since special counsel Robert Mueller's investigation ended without finding
evidence that the Trump campaign criminally conspired with Russia during the
2016 election. It will also be their first meeting since their summit in
Helsinki in July 2018, when Trump declined to side with U.S. intelligence
agencies over Putin on the question of election interference, leading to an
uproar at home and abroad.
Trump told reporters as he left the White House that he expects a "very good
conversation" with Putin but added that "what I say to him is none of your
business." His aides have grown worried that Trump may use the meeting to once
again attack the Mueller probe, particularly since the special counsel now has
a date to testify before Congress next month.
Last November, Trump canceled a planned meeting with Putin at the G-20 in
Argentina after Russia seized two Ukrainian vessels and their crew in the Sea
of Azov, but the continued detention of the crew members does not appear to be
deterring the leaders from meeting this time. Aside from Iran, the leaders are
expected to discuss hotspots in Syria and Venezuela, as well as nuclear weapons.
White House officials said there are no plans for a meeting in South Korea
between Trump and North Korea's Kim Jong Un, with whom the president has
restarted diplomacy-by-correspondence since their failed Hanoi summit in March.
But there was speculation that the president would make another attempt to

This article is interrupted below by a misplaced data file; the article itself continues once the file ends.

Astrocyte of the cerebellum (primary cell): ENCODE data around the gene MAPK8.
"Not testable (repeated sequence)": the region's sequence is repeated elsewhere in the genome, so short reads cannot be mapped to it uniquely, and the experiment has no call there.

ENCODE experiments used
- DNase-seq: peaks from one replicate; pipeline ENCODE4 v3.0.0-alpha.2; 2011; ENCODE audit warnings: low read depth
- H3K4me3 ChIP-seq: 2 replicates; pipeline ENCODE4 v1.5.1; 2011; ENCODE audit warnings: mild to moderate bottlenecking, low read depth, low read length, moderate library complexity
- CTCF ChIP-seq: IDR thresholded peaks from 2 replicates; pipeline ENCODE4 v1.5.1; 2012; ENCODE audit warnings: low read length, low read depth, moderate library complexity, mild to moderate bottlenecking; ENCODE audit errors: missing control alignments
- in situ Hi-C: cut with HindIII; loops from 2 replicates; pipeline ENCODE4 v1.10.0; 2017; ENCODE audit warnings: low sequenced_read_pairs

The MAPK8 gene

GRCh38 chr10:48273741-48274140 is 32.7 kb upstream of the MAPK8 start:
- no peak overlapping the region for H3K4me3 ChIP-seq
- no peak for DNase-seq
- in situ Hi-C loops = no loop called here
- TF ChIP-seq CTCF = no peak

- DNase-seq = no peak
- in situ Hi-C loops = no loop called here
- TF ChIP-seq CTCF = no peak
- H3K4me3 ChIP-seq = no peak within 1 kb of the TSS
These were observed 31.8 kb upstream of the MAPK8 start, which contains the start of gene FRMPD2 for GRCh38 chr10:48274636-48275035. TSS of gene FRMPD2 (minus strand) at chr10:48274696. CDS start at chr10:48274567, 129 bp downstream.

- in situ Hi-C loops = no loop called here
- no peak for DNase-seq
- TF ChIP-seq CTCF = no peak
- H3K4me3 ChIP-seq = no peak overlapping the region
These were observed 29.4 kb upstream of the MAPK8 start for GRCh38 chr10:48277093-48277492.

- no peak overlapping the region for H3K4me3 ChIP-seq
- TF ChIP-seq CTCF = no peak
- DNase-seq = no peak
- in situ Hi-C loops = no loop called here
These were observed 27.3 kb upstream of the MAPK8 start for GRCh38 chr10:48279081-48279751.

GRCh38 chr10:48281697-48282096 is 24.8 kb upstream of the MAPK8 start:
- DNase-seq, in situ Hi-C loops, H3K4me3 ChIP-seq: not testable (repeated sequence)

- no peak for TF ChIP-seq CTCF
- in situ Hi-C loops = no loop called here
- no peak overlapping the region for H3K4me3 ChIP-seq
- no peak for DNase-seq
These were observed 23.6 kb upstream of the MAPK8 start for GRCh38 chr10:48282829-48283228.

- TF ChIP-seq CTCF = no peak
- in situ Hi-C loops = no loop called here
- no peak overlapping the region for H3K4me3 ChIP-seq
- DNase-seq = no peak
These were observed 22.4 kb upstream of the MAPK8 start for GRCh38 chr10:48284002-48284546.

travel to the Demilitarized Zone between the Koreas after fog prevented him
from taking a helicopter there in November 2017.
Trump is to speak with South Korean President Moon Jae-in about efforts to
bring North Korea back to the negotiating table as the American holds out hope
for an elusive legacy-making nuclear deal. Moon told The Associated Press and
other news agencies Wednesday that the U.S. and North Korea are holding
"behind-the-scenes talks" to arrange a third summit between the two leaders.
With Xi, a senior administration official said, Trump's top aim will be
rebooting trade negotiations between the two countries after they collapsed
earlier this year. In an interview with Fox Business Network on Wednesday,
Trump threatened again to impose even stiffer tariffs on Chinese imports to the
U.S. if talks remain stalemated. But officials in both nations are looking for
an off-ramp as concerns mount about the economic impact of the yearlong trade
Trump will also meet with the Saudi crown prince, who U.S. intelligence
services concluded ordered the grisly killing of Washington Post columnist
Jamal Khashoggi, a U.S. resident. Despite the killing, Trump has continued to
pursue a close relationship with Saudi Arabia, a lynchpin to the U.S. Middle
East strategy to counter Iran over its support of militant groups, its nuclear
program and role in furthering humanitarian disaster in Yemen's civil war.
On the eve of the trip, Trump showed a willingness to deliver broadsides at
American allies, questioning the fairness of a mutual defense treaty with
Japan, a bedrock of the two nations' alliance, while also tweeting a complaint
about the tariffs India has placed on U.S. goods.
Never fully willing to pass up domestic politics, even when overseas, Trump
will have to divide his attention between affairs of state and the debates. He
will be in meetings with world leaders when Democratic front-runner Joe Biden
and others take the debate stage on Thursday night. Trump aides believe the
scheduling fluke will highlight the signature advantage of incumbency --- that
the president already occupies the job the Democrats want.